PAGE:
Foto: Jég Erdélymátyás
30.08.2019

Fall into the Unknown, #2 – 2019

Carena Schlewitt in conversation with Kornél Mundruczó

Kornél Mundruczó, one of the most important contemporary European theatre and film directors, and his Proton Theatre show their dramatisation of the 2003 novel “Ljod. The Ice” by Vladimir Sorokin, which relentlessly reveals insane social structures and the desperate search for orientation. The adaptation by theatre-maker Kornél Mundruczó sees the novel as a metaphor for all ideologies, which can be positive and negative at the same time, depending on who uses them.

Carena Schlewitt: Why did you write the novel “Ljod. The Ice” by Vladimir Sorokin adapted for theatre? What was the situation like in Hungarian society at that time?

Kornél Mundruczó: When we rehearsed this play in 2006 there were great political changes in Hungary and fear was in the air. Only a month after the elections, Hungarian Prime Minister Ferenc Gyurcsány admitted in his “Őszöd speech” that the Socialist Party had misled the voters. Although the congress at which he spoke was not public, his speech was leaked and mass protests followed. The incident and its consequences are seen as an important turning point in Hungary’s post-socialist history. The most important sentence in “Ljod. The ice” is: “Don’t be afraid”. While working on this novel I had the feeling that I understood the past more clearly, but also the desire for a turning point and a better future. All this happened from a position where we were on the ruins of the post-Soviet world. Sorokin’s “ice” is an essential material. It means that all ideologies can be positive and negative at the same time, depending on who uses them and who owns them. This is a perfect metaphor for all political wings, but also for every religion and its functioning. It is a metaphor like Richard Wagner’s Ring.

What is Hungary’s relationship to Russian art or historically to Soviet art?

During the socialist period, the relationship was very active, and it is active again today. In between there was a pause of about 20 years. The easiest thing is to imagine Hungarian culture as a ferry that travels back and forth between German and Russian culture.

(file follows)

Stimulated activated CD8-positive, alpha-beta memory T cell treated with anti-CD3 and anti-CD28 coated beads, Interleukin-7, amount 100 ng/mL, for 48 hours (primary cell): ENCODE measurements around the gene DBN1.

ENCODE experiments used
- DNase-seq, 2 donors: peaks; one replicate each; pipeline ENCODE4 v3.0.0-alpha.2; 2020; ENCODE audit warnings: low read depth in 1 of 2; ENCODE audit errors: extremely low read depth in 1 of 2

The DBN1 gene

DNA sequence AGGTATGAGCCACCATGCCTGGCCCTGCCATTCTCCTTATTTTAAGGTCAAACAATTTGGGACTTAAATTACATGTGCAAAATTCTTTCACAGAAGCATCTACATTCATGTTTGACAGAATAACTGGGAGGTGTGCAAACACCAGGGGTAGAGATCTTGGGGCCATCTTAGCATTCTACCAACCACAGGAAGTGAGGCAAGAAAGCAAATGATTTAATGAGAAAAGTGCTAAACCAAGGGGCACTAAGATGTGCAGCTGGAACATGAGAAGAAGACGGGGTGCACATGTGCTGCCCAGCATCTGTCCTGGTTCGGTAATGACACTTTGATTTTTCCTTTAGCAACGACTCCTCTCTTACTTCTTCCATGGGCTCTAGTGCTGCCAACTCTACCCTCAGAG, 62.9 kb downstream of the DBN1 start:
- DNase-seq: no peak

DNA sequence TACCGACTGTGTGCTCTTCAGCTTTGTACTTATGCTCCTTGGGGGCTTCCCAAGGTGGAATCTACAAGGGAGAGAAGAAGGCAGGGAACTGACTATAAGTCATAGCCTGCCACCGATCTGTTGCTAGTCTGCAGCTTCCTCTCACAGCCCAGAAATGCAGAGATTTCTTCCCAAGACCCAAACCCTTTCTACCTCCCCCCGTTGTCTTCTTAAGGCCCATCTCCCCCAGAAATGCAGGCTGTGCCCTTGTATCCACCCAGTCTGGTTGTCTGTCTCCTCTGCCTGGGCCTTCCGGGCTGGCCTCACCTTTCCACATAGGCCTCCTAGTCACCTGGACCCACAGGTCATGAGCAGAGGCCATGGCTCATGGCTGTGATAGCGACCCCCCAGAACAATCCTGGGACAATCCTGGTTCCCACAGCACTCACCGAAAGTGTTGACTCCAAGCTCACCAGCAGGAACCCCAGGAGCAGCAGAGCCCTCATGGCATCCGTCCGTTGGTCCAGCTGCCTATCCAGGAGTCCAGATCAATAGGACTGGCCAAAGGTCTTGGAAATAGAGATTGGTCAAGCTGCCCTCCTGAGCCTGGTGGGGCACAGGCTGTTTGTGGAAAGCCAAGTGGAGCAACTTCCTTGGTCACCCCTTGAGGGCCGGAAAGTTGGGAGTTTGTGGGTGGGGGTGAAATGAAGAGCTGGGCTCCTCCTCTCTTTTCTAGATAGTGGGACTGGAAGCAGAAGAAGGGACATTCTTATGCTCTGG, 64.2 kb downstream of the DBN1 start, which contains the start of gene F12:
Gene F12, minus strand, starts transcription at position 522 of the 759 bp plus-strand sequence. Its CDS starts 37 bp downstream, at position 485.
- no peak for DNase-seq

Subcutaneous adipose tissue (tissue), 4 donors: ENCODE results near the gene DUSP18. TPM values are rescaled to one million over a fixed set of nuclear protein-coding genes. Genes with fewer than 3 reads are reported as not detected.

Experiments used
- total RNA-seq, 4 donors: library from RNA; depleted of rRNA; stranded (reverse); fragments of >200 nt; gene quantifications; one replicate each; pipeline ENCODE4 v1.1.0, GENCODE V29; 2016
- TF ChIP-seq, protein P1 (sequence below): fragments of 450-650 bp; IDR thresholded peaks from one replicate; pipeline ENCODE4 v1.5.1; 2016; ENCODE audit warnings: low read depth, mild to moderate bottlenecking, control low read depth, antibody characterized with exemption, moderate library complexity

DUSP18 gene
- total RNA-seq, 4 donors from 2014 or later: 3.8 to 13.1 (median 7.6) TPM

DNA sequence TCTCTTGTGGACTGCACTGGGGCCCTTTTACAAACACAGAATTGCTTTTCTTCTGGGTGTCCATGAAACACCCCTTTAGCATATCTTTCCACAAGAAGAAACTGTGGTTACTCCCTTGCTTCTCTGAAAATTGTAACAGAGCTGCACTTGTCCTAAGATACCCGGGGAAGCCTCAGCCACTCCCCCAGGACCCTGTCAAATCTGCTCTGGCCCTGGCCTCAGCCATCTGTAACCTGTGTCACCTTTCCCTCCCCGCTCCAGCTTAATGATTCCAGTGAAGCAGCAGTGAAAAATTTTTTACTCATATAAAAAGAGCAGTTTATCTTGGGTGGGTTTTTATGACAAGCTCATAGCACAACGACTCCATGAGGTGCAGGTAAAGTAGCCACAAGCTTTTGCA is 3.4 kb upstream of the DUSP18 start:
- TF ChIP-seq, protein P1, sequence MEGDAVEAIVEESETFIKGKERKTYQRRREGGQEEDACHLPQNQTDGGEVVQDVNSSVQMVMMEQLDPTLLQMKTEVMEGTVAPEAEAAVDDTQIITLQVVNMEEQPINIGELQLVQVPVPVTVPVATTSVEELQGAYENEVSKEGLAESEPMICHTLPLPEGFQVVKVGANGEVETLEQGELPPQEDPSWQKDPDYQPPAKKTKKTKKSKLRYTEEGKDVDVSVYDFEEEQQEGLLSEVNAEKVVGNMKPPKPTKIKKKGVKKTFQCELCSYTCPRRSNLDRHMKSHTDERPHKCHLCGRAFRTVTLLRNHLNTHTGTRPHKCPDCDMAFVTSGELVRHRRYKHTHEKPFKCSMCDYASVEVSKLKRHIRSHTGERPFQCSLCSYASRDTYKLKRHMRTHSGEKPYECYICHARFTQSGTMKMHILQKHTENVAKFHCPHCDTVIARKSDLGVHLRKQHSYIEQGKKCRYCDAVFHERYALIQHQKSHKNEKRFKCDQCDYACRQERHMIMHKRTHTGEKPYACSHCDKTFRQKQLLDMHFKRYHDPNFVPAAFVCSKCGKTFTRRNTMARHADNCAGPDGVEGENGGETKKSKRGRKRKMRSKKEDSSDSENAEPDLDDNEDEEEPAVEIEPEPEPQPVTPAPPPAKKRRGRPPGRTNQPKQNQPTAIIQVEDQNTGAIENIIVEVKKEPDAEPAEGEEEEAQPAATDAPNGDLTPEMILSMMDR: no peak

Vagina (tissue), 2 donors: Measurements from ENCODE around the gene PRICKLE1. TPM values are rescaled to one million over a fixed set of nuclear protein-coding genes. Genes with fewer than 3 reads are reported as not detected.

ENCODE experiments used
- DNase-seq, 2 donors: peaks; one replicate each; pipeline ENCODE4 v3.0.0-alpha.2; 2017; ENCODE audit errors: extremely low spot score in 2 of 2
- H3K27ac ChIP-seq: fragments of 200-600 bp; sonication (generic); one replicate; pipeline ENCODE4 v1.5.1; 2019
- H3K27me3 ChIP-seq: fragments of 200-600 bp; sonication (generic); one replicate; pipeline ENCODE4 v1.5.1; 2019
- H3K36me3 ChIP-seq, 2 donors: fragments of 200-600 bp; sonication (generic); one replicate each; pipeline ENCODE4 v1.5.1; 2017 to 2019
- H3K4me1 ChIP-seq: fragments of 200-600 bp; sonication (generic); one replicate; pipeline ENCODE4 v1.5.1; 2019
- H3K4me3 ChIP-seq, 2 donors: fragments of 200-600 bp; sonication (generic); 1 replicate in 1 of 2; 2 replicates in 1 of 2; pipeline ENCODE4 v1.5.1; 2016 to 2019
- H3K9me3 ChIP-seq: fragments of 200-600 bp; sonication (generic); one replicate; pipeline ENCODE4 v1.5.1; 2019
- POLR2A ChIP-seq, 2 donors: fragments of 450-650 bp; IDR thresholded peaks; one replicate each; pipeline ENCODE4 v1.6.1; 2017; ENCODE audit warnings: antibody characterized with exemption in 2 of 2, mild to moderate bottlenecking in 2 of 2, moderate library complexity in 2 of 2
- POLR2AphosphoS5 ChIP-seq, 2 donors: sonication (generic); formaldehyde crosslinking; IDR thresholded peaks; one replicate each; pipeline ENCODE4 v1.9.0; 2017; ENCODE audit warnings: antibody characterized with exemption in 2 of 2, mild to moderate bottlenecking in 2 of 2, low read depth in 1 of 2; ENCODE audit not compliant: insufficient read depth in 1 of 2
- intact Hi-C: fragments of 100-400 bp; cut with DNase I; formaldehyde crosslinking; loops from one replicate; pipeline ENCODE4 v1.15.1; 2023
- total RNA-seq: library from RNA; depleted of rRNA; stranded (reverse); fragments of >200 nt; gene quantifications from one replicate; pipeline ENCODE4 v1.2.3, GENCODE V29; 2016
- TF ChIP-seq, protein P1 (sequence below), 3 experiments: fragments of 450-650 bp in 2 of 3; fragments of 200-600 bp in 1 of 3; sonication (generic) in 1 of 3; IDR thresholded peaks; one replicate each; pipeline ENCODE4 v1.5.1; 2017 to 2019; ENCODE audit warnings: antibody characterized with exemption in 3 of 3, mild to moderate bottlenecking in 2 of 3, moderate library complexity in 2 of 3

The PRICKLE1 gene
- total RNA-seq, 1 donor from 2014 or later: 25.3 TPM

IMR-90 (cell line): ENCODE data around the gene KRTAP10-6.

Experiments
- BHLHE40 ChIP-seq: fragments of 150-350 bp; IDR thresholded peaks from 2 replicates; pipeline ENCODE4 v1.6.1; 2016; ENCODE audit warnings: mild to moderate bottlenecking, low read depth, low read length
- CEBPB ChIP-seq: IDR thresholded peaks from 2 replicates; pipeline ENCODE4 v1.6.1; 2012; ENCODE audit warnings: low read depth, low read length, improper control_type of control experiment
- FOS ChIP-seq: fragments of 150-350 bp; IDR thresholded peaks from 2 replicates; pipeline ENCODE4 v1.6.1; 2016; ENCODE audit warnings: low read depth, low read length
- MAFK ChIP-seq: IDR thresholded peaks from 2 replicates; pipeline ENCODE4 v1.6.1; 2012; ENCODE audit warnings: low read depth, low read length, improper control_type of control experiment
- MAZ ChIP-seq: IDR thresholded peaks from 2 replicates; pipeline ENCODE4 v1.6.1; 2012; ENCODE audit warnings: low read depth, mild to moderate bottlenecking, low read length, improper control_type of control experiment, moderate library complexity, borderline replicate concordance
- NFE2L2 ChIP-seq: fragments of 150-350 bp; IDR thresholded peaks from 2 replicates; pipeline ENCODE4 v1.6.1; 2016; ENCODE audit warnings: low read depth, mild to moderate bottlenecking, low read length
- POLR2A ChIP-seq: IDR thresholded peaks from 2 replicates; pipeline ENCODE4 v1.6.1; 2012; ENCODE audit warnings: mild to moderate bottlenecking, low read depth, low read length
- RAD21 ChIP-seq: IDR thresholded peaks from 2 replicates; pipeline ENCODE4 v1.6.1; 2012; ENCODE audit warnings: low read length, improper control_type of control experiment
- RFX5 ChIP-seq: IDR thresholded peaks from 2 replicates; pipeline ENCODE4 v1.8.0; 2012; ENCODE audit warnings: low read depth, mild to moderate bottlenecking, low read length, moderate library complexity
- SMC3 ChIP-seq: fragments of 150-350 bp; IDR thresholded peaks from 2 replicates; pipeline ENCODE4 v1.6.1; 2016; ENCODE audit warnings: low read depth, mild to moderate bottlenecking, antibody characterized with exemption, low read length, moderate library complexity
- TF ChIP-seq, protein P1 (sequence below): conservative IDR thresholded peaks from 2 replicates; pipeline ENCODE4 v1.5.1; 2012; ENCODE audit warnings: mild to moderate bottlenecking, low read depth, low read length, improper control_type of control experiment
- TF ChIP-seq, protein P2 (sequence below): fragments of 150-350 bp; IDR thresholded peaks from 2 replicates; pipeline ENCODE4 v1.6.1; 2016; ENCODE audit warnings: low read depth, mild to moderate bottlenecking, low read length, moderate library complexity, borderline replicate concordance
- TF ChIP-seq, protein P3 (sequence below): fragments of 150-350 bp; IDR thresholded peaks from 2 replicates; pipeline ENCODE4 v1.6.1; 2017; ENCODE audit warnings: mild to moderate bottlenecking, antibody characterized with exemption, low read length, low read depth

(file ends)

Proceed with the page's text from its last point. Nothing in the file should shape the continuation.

Speaking of Russian influence: Bulgakov, Dostoevsky, Mayakovsky in literature, Tarkovsky, Aleksei German, Eisenstein in film and many others are important artists and great inspirations for us. I could also mention television and children’s films that I watched until I was 14 years old. Today Russia again has a greater influence on us, also in official communication and in the media, which gives a retro feeling and confirms that history repeats itself all the time.

How do you see the production today and how does the audience in Budapest react to it?

I would call the genre of “The Ice” a paranoia thriller. With a secret society of 23,000 people governing the rest of the world, it is an absolutely topical and contemporary subject. Some pictures in the media today seem as if one were seeing concrete scenes of “The Ice”. Nowadays paranoia, populism and manipulation prevail, but we should not be afraid and not be intimidated by it. That’s why we kept “The Ice” in our repertoire, we play the piece after 13 years almost with the original cast. The production is now considered legendary in Budapest. She has her own audience, her fans and she manages to interest a young generation.

How do the art forms of film, theatre and performance differ in your work?

I see myself mainly as a filmmaker and storyteller. In films it is very common to tell new stories. In theatre you prefer to take great classical works and reinterpret them. But that’s not how I work and that’s why I had to find my own way to the theatre, which is an ongoing journey with my independent company, the Proton Theatre.

What is your artistic approach to your theatre work in terms of “reality” and “political theatre”?

In my work I like the gesture of showing, as the basis of my performance I want to initiate debates that stimulate the thinking of the audience, but not with the known ideological burdens, traditions and hysterias. The representation must always evoke a reaction by robbing the viewer of his need for comfort and confronting him with the question: What determines my life? The viewer should give an answer to this question. That’s why I don’t really believe in “time pieces” or the agitprop idea of political theatre, because both are counterproductive. In our work with the Proton Theatre we don’t want to stick to the stereotypes mentioned above.